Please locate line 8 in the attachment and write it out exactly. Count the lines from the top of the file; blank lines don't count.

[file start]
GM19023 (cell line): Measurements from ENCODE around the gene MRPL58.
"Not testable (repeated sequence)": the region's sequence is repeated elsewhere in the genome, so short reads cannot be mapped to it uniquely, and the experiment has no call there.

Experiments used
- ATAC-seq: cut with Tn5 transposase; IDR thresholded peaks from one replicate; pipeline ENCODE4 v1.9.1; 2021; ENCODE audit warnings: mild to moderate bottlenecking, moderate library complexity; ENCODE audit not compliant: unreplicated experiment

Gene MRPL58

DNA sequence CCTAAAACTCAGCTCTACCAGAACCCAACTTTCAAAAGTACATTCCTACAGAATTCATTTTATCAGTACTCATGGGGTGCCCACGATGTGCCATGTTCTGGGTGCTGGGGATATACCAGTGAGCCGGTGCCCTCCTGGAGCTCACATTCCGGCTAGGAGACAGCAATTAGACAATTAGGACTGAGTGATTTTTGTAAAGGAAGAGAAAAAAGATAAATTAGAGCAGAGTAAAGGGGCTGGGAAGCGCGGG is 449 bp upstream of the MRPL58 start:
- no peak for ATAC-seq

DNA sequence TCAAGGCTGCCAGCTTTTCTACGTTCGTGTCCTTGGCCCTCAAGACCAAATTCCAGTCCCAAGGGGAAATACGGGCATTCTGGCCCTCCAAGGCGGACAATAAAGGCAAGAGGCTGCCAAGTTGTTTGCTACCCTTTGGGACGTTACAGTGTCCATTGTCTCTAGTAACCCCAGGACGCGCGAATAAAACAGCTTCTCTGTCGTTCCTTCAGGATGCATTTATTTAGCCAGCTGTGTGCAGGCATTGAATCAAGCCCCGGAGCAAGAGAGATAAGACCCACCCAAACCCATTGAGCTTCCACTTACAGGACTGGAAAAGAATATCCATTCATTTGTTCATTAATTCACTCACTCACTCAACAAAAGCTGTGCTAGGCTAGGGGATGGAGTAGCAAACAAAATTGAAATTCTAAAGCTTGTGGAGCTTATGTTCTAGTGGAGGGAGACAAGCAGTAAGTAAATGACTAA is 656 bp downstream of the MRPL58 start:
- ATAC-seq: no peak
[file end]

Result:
DNA sequence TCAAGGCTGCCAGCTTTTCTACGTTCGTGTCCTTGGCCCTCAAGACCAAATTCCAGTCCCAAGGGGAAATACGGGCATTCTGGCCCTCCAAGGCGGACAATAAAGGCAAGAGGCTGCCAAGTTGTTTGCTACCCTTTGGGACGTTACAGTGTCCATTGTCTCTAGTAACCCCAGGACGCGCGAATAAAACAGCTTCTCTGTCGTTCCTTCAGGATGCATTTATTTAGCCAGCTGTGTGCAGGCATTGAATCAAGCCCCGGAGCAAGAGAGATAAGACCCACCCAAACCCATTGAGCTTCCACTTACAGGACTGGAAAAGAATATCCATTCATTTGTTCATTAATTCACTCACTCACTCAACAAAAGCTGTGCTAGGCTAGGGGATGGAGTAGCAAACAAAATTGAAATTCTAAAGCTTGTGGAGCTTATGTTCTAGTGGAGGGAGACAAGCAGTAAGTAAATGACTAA is 656 bp downstream of the MRPL58 start: